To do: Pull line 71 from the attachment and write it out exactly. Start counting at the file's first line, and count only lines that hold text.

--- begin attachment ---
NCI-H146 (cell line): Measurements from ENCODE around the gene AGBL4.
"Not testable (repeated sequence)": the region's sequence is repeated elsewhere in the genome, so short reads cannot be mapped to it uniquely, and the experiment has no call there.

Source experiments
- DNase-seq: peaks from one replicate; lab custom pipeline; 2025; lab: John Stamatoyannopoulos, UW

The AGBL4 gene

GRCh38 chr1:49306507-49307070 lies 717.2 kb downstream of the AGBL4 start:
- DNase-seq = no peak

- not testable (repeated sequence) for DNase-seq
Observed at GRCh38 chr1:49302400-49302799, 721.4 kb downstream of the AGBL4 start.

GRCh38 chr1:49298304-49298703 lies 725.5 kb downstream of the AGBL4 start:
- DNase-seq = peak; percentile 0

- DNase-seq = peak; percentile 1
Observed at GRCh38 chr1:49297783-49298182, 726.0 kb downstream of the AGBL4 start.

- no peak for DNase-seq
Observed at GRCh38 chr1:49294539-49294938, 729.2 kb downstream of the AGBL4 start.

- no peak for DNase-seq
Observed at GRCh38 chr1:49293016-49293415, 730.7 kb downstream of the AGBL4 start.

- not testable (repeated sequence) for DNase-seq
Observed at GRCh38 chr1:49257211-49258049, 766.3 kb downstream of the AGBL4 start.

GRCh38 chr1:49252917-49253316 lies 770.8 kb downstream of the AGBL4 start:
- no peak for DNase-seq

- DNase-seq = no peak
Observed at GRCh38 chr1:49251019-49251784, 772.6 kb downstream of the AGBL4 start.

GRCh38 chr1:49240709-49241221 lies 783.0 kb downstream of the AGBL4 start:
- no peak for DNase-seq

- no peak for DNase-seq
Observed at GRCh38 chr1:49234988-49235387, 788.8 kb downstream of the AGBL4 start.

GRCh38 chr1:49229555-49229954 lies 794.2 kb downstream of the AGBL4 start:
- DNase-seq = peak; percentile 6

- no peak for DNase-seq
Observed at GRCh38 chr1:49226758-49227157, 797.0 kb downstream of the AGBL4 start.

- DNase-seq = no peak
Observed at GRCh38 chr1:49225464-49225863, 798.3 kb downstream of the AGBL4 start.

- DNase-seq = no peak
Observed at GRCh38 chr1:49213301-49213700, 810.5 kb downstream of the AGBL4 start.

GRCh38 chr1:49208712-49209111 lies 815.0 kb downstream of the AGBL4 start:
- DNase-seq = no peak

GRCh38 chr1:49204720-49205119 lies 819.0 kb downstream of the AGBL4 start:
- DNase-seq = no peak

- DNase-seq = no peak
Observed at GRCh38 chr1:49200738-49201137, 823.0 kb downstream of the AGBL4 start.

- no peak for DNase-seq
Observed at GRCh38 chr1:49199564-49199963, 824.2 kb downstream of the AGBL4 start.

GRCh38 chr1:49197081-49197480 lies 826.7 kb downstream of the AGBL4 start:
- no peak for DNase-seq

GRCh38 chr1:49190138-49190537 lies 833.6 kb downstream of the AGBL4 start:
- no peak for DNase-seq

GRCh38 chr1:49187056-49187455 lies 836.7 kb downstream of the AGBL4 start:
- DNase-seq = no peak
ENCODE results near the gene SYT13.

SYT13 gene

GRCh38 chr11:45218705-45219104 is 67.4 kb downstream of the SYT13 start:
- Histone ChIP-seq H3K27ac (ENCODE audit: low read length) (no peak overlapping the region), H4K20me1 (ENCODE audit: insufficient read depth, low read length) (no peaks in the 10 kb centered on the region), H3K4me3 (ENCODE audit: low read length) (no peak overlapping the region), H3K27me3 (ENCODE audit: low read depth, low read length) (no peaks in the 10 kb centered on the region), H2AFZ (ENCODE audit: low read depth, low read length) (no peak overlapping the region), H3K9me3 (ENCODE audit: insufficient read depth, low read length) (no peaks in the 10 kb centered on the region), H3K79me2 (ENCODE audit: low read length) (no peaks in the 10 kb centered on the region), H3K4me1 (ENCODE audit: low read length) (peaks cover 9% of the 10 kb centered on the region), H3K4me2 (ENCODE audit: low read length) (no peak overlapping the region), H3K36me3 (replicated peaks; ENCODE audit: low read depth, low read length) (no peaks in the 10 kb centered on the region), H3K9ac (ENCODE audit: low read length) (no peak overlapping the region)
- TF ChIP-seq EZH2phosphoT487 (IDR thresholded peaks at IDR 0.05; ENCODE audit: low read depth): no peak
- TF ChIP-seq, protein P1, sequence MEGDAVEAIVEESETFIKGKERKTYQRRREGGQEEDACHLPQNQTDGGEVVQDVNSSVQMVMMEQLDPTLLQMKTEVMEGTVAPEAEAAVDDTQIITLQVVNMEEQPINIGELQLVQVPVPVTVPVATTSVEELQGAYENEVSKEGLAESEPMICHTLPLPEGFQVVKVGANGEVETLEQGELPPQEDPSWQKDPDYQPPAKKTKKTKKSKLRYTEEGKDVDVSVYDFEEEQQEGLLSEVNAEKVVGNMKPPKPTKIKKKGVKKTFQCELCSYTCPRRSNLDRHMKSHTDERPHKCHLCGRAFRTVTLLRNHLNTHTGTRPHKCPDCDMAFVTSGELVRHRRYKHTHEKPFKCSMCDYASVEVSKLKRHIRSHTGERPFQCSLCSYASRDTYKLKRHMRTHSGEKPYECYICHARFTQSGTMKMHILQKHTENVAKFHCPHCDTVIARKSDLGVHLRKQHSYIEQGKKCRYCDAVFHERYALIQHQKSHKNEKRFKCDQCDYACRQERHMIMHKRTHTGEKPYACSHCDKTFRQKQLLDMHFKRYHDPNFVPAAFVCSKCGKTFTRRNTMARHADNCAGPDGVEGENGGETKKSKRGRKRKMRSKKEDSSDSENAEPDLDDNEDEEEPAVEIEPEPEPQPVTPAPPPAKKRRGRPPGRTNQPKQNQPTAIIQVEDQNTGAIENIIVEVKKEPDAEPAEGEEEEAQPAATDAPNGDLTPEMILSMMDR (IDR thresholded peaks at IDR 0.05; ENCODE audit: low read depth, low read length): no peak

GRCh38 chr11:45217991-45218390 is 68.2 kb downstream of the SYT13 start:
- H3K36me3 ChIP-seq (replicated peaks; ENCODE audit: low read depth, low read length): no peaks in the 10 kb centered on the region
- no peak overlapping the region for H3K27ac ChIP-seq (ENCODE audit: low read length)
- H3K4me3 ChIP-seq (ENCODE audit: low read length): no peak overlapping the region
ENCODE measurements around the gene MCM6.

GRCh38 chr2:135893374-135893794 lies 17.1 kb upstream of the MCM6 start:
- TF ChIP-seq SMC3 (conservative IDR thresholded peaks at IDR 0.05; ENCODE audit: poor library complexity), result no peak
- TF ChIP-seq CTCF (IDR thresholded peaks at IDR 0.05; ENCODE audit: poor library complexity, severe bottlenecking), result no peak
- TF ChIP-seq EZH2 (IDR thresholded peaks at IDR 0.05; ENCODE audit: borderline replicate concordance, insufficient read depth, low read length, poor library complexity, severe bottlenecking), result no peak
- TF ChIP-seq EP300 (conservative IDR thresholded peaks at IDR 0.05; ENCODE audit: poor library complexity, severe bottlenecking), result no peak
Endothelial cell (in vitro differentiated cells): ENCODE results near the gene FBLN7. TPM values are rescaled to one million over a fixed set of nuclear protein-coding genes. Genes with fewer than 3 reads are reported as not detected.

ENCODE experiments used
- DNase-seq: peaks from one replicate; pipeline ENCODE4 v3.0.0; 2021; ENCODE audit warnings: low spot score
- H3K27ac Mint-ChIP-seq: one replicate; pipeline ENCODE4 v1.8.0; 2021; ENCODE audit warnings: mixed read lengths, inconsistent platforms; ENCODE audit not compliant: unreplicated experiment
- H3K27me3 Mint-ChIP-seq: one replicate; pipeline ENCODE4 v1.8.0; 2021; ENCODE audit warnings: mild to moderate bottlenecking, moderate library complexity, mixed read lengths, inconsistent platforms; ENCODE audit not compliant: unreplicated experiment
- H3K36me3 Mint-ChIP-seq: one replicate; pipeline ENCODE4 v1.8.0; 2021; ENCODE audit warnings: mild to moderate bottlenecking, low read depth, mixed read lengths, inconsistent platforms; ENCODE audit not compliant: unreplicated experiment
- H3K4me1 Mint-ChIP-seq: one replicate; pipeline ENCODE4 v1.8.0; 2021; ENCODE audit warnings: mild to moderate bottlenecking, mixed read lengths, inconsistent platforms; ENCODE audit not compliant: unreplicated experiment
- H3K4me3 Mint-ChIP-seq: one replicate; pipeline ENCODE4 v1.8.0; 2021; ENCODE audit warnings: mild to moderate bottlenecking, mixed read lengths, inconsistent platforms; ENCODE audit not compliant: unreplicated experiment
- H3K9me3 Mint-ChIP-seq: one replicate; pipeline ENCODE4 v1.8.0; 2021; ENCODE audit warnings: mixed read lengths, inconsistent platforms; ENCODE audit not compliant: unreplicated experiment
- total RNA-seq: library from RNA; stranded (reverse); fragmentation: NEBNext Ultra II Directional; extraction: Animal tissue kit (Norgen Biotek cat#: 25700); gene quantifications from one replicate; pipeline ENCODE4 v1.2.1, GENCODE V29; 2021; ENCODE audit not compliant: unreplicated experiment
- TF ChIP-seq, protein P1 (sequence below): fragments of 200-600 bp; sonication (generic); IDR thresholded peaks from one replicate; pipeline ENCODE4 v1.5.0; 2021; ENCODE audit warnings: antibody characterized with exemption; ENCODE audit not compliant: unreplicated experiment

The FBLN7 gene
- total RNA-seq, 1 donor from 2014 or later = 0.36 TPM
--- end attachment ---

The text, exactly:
- H3K36me3 Mint-ChIP-seq: one replicate; pipeline ENCODE4 v1.8.0; 2021; ENCODE audit warnings: mild to moderate bottlenecking, low read depth, mixed read lengths, inconsistent platforms; ENCODE audit not compliant: unreplicated experiment